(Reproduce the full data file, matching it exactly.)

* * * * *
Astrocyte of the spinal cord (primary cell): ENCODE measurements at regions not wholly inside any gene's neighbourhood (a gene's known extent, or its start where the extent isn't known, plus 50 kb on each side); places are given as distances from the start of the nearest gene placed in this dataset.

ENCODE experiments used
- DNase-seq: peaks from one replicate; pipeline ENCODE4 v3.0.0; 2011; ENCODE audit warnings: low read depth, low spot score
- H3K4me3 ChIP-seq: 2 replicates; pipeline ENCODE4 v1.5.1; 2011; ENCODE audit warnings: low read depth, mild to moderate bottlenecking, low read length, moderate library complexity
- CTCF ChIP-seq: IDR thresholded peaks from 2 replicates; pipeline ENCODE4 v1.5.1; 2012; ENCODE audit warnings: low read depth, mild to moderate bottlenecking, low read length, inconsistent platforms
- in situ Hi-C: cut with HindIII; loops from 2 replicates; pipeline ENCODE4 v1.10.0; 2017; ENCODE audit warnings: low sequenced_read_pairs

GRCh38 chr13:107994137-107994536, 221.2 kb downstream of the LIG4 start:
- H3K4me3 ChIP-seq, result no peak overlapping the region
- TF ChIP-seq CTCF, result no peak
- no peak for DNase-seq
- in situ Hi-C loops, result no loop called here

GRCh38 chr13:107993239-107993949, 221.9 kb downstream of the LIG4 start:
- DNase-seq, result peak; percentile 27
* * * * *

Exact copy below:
Astrocyte of the spinal cord (primary cell): ENCODE measurements at regions not wholly inside any gene's neighbourhood (a gene's known extent, or its start where the extent isn't known, plus 50 kb on each side); places are given as distances from the start of the nearest gene placed in this dataset.

ENCODE experiments used
- DNase-seq: peaks from one replicate; pipeline ENCODE4 v3.0.0; 2011; ENCODE audit warnings: low read depth, low spot score
- H3K4me3 ChIP-seq: 2 replicates; pipeline ENCODE4 v1.5.1; 2011; ENCODE audit warnings: low read depth, mild to moderate bottlenecking, low read length, moderate library complexity
- CTCF ChIP-seq: IDR thresholded peaks from 2 replicates; pipeline ENCODE4 v1.5.1; 2012; ENCODE audit warnings: low read depth, mild to moderate bottlenecking, low read length, inconsistent platforms
- in situ Hi-C: cut with HindIII; loops from 2 replicates; pipeline ENCODE4 v1.10.0; 2017; ENCODE audit warnings: low sequenced_read_pairs

GRCh38 chr13:107994137-107994536, 221.2 kb downstream of the LIG4 start:
- H3K4me3 ChIP-seq, result no peak overlapping the region
- TF ChIP-seq CTCF, result no peak
- no peak for DNase-seq
- in situ Hi-C loops, result no loop called here

GRCh38 chr13:107993239-107993949, 221.9 kb downstream of the LIG4 start:
- DNase-seq, result peak; percentile 27